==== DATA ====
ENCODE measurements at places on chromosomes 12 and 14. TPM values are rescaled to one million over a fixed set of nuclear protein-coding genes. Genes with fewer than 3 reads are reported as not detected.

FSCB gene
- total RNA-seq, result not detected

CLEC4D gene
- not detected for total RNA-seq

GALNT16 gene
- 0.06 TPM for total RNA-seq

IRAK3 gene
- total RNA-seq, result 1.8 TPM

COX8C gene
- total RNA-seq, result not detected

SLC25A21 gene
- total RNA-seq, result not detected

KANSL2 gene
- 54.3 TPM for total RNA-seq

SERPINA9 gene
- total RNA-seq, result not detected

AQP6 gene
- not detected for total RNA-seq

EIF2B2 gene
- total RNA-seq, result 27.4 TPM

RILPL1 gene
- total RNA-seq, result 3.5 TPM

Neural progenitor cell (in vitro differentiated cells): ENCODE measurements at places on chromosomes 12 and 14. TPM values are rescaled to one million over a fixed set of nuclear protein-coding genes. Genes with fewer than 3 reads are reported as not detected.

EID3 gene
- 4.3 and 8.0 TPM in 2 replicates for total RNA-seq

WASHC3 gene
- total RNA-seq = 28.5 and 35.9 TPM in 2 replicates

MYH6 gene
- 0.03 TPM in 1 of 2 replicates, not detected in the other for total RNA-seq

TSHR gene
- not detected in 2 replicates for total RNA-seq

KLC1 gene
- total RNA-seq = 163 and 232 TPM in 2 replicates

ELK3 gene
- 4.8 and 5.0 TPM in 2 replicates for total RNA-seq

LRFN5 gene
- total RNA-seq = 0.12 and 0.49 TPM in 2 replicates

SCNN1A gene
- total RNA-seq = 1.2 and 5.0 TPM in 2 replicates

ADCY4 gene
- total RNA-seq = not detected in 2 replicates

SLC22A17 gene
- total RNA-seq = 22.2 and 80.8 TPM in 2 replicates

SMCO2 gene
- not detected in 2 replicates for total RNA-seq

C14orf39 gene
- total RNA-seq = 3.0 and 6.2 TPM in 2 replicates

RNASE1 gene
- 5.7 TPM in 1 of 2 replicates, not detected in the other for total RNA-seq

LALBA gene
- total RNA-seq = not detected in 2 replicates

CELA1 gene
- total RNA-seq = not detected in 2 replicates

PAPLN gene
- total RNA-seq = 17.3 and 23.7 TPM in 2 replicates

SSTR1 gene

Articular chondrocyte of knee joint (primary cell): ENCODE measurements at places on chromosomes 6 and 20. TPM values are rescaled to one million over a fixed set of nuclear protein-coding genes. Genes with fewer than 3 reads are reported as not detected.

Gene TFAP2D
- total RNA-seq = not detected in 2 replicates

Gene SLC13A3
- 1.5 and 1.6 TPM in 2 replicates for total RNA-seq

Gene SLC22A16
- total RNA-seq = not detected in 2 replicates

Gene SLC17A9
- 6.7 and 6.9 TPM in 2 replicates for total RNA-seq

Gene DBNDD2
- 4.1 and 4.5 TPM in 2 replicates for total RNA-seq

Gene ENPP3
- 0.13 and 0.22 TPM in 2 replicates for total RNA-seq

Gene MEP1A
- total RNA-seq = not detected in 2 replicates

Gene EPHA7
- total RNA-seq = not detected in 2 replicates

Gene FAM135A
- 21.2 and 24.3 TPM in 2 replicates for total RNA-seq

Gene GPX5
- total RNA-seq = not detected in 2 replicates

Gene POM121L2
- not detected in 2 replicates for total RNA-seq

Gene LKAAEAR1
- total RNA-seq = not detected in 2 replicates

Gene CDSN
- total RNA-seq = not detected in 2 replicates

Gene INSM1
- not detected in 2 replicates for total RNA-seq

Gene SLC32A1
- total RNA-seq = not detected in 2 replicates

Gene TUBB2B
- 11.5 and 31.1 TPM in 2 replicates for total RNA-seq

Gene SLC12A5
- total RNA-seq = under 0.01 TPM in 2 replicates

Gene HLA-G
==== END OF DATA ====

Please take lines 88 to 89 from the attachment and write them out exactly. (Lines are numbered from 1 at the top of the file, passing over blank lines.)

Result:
- total RNA-seq = not detected in 2 replicates

Gene TUBB2B